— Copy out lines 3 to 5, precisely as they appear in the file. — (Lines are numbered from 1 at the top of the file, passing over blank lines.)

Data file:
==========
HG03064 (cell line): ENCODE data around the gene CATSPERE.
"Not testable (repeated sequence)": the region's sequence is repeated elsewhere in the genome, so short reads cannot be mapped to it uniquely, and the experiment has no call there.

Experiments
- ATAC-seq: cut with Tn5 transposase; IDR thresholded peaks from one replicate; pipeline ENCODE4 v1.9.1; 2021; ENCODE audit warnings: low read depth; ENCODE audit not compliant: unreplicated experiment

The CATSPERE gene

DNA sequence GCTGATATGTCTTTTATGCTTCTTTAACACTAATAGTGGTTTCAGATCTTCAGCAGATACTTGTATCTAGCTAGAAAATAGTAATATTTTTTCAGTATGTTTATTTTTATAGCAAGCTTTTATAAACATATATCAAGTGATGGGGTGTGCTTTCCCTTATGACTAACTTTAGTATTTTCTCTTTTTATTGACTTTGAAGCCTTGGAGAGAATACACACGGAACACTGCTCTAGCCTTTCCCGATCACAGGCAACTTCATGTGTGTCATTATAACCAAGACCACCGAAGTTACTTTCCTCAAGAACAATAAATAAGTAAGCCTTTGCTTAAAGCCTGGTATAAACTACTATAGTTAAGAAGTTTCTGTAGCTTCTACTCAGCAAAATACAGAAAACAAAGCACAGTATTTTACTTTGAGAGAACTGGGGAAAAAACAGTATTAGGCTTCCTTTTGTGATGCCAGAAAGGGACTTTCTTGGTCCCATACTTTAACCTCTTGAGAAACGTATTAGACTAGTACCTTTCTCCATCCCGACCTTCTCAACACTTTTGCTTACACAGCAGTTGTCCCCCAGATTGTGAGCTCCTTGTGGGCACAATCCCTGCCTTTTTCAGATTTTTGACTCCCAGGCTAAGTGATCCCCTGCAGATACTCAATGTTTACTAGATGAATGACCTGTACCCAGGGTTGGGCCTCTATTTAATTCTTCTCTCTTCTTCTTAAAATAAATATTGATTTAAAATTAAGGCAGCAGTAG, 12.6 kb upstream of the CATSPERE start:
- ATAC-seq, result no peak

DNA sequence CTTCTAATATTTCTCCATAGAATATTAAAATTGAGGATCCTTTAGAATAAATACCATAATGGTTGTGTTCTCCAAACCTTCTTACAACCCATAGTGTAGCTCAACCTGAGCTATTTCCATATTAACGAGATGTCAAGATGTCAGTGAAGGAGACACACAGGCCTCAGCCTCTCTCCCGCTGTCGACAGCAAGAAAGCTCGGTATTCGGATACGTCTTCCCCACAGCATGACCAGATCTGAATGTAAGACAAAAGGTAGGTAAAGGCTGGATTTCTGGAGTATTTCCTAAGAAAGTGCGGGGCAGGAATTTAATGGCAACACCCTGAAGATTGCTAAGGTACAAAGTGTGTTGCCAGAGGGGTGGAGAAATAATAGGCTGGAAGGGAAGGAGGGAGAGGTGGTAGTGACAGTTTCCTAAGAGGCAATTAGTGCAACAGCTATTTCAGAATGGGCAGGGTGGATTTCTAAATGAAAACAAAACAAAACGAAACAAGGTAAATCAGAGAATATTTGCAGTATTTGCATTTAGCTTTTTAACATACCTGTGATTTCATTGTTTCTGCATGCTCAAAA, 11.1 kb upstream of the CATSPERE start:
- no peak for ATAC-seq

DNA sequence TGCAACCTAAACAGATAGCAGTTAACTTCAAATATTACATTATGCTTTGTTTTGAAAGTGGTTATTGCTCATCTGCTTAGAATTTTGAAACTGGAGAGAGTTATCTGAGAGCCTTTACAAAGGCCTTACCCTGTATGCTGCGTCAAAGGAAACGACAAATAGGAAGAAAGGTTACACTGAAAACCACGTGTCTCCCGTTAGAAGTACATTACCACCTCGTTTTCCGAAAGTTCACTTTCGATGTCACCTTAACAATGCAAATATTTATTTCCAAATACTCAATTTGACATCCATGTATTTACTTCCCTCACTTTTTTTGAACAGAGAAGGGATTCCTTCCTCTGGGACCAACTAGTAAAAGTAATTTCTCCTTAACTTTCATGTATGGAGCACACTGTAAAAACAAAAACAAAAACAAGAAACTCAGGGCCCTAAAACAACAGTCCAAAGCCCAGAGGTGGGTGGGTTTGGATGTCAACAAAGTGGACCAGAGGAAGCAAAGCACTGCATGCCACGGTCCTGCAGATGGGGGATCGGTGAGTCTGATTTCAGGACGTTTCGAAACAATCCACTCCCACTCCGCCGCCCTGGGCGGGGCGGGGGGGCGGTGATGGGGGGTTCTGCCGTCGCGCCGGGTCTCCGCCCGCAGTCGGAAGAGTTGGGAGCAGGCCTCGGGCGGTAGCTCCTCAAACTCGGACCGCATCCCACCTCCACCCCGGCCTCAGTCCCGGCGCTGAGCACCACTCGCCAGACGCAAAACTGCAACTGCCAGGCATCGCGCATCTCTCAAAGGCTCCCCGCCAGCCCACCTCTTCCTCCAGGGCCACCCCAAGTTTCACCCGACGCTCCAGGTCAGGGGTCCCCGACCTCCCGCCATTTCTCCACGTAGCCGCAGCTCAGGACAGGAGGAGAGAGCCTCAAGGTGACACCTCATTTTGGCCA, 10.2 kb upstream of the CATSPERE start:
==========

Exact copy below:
Experiments
- ATAC-seq: cut with Tn5 transposase; IDR thresholded peaks from one replicate; pipeline ENCODE4 v1.9.1; 2021; ENCODE audit warnings: low read depth; ENCODE audit not compliant: unreplicated experiment

The CATSPERE gene